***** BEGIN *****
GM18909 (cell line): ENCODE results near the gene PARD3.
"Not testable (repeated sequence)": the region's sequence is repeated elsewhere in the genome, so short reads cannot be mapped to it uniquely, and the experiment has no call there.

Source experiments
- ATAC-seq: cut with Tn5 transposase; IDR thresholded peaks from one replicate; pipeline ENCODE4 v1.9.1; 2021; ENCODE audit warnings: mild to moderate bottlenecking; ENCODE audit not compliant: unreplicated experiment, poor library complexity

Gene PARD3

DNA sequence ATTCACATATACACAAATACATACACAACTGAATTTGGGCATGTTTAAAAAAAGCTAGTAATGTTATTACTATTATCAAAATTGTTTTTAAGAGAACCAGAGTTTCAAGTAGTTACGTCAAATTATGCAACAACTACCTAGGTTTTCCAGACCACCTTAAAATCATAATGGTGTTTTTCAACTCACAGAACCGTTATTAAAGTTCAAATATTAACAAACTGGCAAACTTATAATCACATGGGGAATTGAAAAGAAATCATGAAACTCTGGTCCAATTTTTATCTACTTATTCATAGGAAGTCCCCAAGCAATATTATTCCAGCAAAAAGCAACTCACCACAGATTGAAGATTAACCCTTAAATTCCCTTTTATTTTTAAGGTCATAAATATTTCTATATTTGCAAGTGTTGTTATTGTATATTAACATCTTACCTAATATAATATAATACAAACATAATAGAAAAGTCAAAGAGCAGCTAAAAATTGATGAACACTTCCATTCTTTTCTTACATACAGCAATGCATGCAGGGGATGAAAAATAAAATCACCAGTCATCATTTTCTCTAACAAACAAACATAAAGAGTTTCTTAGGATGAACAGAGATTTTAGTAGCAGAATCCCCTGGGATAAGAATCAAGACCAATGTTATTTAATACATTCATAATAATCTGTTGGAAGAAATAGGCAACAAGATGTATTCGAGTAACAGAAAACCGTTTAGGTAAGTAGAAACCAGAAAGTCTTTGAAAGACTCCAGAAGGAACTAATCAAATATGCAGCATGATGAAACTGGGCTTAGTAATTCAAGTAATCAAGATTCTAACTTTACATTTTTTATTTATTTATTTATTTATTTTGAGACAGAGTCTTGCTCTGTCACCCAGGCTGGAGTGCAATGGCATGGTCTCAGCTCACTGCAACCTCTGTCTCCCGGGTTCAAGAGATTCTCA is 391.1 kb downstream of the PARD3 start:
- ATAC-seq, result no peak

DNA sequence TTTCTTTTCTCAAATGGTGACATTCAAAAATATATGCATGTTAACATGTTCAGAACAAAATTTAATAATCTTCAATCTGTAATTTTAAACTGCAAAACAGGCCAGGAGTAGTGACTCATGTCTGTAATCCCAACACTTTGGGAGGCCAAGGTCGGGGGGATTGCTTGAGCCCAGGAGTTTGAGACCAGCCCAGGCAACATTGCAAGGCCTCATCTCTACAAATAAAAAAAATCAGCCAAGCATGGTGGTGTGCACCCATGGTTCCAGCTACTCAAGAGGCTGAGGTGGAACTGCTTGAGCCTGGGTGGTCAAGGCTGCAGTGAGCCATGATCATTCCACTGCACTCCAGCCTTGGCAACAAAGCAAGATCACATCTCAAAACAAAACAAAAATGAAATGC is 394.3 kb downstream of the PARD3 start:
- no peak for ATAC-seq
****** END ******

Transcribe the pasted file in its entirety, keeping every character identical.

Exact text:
GM18909 (cell line): ENCODE results near the gene PARD3.
"Not testable (repeated sequence)": the region's sequence is repeated elsewhere in the genome, so short reads cannot be mapped to it uniquely, and the experiment has no call there.

Source experiments
- ATAC-seq: cut with Tn5 transposase; IDR thresholded peaks from one replicate; pipeline ENCODE4 v1.9.1; 2021; ENCODE audit warnings: mild to moderate bottlenecking; ENCODE audit not compliant: unreplicated experiment, poor library complexity

Gene PARD3

DNA sequence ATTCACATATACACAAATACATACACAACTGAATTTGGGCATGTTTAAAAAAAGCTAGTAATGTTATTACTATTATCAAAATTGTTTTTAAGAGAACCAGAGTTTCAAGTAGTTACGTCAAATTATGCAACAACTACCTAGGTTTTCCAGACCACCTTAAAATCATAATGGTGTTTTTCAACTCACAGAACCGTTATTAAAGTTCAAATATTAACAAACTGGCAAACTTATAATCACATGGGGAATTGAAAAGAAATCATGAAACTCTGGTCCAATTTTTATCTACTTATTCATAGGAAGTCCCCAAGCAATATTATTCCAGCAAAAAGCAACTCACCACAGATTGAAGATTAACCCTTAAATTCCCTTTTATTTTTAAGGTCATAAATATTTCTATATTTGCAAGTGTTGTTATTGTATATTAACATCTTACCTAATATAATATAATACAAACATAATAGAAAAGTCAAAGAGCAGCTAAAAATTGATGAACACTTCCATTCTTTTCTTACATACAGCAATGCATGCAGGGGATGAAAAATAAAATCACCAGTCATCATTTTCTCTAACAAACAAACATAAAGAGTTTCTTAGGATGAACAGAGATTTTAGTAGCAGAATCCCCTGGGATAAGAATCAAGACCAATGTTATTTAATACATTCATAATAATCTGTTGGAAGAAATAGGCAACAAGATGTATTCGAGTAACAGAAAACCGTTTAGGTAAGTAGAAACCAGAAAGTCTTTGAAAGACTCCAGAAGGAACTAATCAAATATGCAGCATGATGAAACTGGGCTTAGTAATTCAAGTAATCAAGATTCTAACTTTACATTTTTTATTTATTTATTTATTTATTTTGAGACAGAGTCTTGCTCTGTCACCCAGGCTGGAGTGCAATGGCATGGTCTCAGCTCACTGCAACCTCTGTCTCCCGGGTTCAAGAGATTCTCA is 391.1 kb downstream of the PARD3 start:
- ATAC-seq, result no peak

DNA sequence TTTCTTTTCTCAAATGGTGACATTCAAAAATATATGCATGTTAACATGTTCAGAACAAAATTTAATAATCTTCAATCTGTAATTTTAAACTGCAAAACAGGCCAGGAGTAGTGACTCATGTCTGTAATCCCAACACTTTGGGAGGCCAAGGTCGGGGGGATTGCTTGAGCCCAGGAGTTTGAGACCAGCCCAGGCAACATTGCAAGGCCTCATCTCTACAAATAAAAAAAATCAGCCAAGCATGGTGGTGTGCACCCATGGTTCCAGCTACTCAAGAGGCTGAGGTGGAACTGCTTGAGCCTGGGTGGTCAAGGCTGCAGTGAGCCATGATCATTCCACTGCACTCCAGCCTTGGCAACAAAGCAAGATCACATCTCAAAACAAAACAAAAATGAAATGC is 394.3 kb downstream of the PARD3 start:
- no peak for ATAC-seq